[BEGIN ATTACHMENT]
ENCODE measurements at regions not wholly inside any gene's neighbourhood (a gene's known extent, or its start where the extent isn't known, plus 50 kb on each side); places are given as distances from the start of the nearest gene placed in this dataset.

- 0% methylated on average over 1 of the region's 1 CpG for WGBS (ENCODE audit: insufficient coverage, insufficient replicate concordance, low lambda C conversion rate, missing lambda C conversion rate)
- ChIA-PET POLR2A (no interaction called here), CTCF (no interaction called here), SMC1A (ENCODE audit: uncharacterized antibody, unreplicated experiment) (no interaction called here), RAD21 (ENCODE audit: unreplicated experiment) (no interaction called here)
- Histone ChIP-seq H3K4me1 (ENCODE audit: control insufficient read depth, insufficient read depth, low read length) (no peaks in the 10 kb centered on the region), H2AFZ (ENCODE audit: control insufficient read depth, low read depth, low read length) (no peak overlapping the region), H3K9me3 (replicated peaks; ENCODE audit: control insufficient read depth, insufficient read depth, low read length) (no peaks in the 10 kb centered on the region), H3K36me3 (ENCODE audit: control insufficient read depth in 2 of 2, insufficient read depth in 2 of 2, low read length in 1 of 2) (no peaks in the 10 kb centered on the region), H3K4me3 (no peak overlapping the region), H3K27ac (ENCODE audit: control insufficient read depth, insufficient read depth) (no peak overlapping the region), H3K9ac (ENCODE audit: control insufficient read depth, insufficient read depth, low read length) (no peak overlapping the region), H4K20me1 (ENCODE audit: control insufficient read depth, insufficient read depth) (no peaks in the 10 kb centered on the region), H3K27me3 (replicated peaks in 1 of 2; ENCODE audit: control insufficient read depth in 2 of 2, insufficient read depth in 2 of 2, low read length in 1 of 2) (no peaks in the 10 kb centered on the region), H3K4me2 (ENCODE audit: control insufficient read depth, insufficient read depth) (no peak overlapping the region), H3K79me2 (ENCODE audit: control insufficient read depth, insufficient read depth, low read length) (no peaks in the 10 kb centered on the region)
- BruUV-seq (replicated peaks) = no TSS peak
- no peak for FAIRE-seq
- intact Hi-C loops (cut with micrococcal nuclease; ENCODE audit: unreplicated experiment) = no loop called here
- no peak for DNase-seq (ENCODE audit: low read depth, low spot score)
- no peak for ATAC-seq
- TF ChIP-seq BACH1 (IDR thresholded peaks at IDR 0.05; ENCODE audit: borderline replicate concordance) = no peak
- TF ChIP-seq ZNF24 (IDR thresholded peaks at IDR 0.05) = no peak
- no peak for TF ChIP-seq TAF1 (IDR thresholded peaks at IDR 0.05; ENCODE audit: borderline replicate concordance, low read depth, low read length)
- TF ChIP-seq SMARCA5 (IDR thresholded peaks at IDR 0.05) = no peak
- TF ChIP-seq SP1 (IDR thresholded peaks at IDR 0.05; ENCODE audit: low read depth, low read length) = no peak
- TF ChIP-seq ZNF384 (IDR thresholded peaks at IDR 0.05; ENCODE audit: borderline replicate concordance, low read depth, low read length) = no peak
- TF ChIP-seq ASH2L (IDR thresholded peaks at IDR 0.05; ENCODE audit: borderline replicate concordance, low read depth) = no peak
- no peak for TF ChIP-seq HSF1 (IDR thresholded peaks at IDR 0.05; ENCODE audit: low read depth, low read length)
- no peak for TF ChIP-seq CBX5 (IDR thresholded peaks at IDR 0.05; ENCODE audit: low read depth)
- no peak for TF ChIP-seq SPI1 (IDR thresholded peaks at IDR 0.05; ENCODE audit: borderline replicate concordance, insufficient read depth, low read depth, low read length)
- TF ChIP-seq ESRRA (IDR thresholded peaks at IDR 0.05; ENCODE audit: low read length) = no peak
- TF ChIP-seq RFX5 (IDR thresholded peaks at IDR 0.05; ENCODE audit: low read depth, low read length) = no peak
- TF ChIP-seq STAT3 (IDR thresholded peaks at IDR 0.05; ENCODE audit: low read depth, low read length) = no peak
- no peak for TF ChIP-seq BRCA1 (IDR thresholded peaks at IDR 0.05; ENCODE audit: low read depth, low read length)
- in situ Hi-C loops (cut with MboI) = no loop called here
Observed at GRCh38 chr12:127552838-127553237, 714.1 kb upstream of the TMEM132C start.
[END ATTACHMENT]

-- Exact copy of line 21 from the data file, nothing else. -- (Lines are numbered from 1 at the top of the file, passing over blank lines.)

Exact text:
- TF ChIP-seq RFX5 (IDR thresholded peaks at IDR 0.05; ENCODE audit: low read depth, low read length) = no peak